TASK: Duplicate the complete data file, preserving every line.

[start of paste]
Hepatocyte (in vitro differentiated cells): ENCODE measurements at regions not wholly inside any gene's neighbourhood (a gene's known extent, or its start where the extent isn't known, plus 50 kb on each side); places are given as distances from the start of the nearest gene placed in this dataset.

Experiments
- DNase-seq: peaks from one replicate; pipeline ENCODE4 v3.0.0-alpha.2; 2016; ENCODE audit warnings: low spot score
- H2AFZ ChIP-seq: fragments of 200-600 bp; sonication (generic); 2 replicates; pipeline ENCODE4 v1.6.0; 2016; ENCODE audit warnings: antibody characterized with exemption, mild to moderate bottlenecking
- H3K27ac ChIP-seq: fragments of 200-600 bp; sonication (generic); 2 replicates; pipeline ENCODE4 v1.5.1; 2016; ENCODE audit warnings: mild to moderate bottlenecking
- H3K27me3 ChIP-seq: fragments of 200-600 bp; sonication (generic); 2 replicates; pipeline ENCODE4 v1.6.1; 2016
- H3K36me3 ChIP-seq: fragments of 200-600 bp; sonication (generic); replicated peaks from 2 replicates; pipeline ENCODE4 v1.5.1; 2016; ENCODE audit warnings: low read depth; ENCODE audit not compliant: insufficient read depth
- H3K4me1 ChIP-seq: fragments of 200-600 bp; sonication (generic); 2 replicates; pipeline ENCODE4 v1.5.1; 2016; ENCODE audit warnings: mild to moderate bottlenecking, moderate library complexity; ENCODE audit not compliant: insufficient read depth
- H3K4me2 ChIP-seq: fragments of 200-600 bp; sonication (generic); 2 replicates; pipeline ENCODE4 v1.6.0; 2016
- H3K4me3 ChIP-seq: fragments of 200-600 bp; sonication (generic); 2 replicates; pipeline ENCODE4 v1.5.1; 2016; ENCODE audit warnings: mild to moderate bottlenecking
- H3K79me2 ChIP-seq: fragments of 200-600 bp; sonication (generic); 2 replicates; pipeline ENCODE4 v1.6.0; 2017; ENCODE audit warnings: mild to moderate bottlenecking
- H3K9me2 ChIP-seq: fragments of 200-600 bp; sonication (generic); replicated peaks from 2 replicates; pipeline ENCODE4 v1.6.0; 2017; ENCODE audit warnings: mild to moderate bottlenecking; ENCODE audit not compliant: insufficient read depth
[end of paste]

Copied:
Hepatocyte (in vitro differentiated cells): ENCODE measurements at regions not wholly inside any gene's neighbourhood (a gene's known extent, or its start where the extent isn't known, plus 50 kb on each side); places are given as distances from the start of the nearest gene placed in this dataset.

Experiments
- DNase-seq: peaks from one replicate; pipeline ENCODE4 v3.0.0-alpha.2; 2016; ENCODE audit warnings: low spot score
- H2AFZ ChIP-seq: fragments of 200-600 bp; sonication (generic); 2 replicates; pipeline ENCODE4 v1.6.0; 2016; ENCODE audit warnings: antibody characterized with exemption, mild to moderate bottlenecking
- H3K27ac ChIP-seq: fragments of 200-600 bp; sonication (generic); 2 replicates; pipeline ENCODE4 v1.5.1; 2016; ENCODE audit warnings: mild to moderate bottlenecking
- H3K27me3 ChIP-seq: fragments of 200-600 bp; sonication (generic); 2 replicates; pipeline ENCODE4 v1.6.1; 2016
- H3K36me3 ChIP-seq: fragments of 200-600 bp; sonication (generic); replicated peaks from 2 replicates; pipeline ENCODE4 v1.5.1; 2016; ENCODE audit warnings: low read depth; ENCODE audit not compliant: insufficient read depth
- H3K4me1 ChIP-seq: fragments of 200-600 bp; sonication (generic); 2 replicates; pipeline ENCODE4 v1.5.1; 2016; ENCODE audit warnings: mild to moderate bottlenecking, moderate library complexity; ENCODE audit not compliant: insufficient read depth
- H3K4me2 ChIP-seq: fragments of 200-600 bp; sonication (generic); 2 replicates; pipeline ENCODE4 v1.6.0; 2016
- H3K4me3 ChIP-seq: fragments of 200-600 bp; sonication (generic); 2 replicates; pipeline ENCODE4 v1.5.1; 2016; ENCODE audit warnings: mild to moderate bottlenecking
- H3K79me2 ChIP-seq: fragments of 200-600 bp; sonication (generic); 2 replicates; pipeline ENCODE4 v1.6.0; 2017; ENCODE audit warnings: mild to moderate bottlenecking
- H3K9me2 ChIP-seq: fragments of 200-600 bp; sonication (generic); replicated peaks from 2 replicates; pipeline ENCODE4 v1.6.0; 2017; ENCODE audit warnings: mild to moderate bottlenecking; ENCODE audit not compliant: insufficient read depth